GPs fail on ED diagnoses, says study

Up to 13% of men in the UAE with erectile dysfunction (ED) go undiagnosed because of a lack of physician-initiated inquiries into sexual health, suggests a new survey.

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By  Joanne Bladd Published  October 25, 2006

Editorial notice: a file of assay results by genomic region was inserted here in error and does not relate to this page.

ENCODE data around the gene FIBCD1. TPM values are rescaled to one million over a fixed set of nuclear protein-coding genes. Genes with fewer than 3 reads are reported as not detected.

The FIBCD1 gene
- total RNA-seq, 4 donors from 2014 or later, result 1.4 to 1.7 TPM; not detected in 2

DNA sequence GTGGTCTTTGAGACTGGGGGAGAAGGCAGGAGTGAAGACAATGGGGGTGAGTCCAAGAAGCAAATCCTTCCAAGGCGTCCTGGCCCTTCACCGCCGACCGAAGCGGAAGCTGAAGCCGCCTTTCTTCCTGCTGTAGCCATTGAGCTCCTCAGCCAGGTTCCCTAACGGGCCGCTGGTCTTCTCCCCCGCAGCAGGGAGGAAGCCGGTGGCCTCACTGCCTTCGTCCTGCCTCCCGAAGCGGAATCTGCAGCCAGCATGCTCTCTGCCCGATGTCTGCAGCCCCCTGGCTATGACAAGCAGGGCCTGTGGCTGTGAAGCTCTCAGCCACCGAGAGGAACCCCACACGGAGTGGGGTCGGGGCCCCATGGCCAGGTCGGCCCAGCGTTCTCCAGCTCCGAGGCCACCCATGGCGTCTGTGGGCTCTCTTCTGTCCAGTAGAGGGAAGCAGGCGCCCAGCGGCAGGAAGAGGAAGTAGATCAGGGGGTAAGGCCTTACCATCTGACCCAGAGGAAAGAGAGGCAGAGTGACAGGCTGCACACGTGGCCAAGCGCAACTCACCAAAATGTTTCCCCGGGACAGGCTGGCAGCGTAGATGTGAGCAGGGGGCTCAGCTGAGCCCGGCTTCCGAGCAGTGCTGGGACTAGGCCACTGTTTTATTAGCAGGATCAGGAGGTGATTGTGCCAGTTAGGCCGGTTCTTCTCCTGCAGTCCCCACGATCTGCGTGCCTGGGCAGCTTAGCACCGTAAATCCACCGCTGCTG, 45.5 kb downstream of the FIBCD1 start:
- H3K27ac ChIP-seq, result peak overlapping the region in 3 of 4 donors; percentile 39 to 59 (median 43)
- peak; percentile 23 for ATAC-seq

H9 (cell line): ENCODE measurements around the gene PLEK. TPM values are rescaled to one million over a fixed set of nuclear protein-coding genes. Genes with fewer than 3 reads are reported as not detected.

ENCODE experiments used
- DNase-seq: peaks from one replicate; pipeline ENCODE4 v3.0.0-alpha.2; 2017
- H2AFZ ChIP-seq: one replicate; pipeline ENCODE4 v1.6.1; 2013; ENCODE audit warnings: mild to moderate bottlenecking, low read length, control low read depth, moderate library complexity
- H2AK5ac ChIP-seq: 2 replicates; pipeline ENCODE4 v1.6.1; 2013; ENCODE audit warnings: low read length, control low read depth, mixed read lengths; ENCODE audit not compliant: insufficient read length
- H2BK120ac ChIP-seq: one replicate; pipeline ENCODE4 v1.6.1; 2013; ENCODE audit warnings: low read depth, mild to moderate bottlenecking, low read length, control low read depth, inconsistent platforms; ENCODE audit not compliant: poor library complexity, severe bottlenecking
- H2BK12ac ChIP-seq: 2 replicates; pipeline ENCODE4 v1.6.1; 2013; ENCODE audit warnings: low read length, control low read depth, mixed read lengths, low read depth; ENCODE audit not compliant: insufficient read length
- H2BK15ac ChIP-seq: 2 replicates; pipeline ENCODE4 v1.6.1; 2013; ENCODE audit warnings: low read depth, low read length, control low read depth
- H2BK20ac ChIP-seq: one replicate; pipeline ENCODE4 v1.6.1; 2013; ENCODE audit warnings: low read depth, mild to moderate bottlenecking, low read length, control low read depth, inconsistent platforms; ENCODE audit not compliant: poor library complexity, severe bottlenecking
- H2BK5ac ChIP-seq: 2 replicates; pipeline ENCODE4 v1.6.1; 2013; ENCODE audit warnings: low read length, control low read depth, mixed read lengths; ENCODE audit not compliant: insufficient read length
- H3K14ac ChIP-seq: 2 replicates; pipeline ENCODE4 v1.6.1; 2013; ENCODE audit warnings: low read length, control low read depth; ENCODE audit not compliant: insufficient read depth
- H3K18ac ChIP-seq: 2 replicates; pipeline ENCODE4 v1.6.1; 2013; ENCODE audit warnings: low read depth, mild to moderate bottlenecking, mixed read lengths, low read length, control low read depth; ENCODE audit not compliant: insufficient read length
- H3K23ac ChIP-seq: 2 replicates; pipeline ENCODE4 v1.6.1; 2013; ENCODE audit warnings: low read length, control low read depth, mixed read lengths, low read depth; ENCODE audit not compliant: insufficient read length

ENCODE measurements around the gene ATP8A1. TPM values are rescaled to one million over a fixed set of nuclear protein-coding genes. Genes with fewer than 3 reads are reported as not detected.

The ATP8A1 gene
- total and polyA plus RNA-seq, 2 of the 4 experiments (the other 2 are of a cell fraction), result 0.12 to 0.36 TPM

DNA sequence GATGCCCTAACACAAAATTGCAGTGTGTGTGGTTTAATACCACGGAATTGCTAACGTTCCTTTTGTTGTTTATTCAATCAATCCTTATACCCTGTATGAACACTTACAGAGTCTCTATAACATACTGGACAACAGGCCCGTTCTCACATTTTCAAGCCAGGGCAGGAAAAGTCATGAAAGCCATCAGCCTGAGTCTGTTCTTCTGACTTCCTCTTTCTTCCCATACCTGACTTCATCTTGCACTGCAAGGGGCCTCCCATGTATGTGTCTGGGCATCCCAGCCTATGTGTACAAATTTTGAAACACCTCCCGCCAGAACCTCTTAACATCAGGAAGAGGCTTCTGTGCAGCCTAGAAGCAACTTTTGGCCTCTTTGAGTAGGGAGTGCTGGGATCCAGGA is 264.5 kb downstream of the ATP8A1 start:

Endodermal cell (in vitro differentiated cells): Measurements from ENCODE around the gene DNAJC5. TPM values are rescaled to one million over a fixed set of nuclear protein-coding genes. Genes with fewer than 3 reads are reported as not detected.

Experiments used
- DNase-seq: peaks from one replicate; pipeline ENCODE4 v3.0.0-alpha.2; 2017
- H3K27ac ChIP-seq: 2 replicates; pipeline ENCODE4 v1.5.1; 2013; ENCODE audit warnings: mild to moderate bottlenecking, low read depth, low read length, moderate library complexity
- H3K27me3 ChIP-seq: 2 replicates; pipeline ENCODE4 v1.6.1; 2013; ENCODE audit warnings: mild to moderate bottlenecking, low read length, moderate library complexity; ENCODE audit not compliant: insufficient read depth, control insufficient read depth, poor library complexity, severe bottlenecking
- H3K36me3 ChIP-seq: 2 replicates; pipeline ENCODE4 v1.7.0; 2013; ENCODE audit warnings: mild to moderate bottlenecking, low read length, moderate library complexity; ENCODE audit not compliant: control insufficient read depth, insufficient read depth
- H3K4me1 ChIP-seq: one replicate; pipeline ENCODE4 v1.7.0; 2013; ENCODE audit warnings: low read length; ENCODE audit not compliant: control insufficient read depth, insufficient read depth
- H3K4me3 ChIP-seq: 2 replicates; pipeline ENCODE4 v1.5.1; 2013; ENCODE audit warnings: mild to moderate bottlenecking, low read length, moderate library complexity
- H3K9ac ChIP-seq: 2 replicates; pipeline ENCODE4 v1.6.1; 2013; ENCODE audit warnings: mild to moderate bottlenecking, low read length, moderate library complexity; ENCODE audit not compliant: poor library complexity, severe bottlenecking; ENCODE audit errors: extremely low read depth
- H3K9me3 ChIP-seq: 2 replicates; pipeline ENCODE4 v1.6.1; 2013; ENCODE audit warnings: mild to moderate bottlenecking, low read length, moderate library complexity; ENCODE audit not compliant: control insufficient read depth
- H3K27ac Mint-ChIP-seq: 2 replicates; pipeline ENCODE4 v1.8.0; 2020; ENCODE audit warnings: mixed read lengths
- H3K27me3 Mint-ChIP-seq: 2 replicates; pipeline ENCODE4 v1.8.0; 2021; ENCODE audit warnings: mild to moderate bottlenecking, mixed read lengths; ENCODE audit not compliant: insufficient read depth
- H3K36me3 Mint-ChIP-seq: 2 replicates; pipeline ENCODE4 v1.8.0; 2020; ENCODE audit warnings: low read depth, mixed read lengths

Up to 13% of men in the UAE with erectile dysfunction (ED) go undiagnosed because of a lack of physician-initiated inquiries into sexual health, suggests a new survey. The Global Better Sex Survey, sponsored by Pfizer, compiled interviews with 12,563 men and women across 27 countries. The survey found that 54% of UAE men were identified as having suboptimal erections, in accordance with the four-grade QEQ scale. However, only 41% of men self-identified as having erectile dysfunction, suggesting that a significant number of sufferers remain untreated. The GBSS results were announced at the 12th World Congress of the International Society of Sexual Medicine, held in Cairo. Dr Rosie King, of the Australian Centre for Sexual Health at St Luke’s Hospital, Sydney, was a key consultant on the study. She believes physician reluctance is a key factor in the under-diagnosis of ED. “The discomfort level physicians have in discussing sex with patients should not be underestimated,” she said. “GPs don’t want to appear intrusive, but they should recognise that ED is very common.” Previous studies have revealed a ‘lack of time’ or belief that the ‘patient will initiate discussions’ was cited by several practitioners as reasons why inquiries were not initiated. The under-diagnosis of ED is particularly concerning, as the condition can indicate wider and more serious health issues. A 2005 study in the Journal of the American Medical Association identified ED as an early warning sign for future cardiovascular disease. Dr John Mulhall, director of the sexual medicine research laboratory at Cornell Medical Centre, said: “ED is not just a quality of life issue. Physicians should see it as an opportunity to identify underlying issues, such as coronary angina. ED can predate this by three to five years. “ED sufferers typically experience a one to two year delay in diagnosis – and the number one reason behind this is embarrassment.” GPs should screen patients for ED risk factors, King says, and on the basis of this, initiate a discussion on sexual function. “Have an idea of the profile of a man at risk of ED. Common risk factors include age, cardiovascular disease, smoker, drinker, diabetic, nerve damage, patients taking a lot of meds, and depression. “Then make a statement that shows the relevance of your inquiry into sexual function. Ask an open question that forces past a yes or no.” Commenting on the study findings, Dr K Radhakrishnan, head of the Urology department at Sheikh Khalifa Bin Zayed Hospital, said he suspected undiagnosed ED may be even more widespread than the figures suggest, pointing to the impact of diabetes on ED risk. Studies have shown that diabetes sufferers are four times more likely to suffer from ED, and that young, insulin-dependent diabetics have an 11-fold risk of developing the condition. Radhakrishnan hopes the findings will encourage GPs to take a more proactive approach. “Family doctors must be more direct, as they are the first point of contact for patients who need a referral. “Even if patients are being treated for a urinary problem, I ask directly about their sexual function.” When diagnosed early, minimal ED is far easier to treat as the psychological impact, such as stress and depression, is less established, Mulhall added. “The majority of ED can be treated at a primary care level. The earlier you diagnose, the easier treatment is.” Mulhall recommends PD5 inhibitors as a front-line treatment for ED, citing a recent study that showed 76% of men with ED treated with sildenafil citrate (100mg) achieved grade 4 erections, in accordance with the QEQ scale. However, if after four repeat treatments PD5 use is still not effective, patients should be referred to a specialist, he adds.

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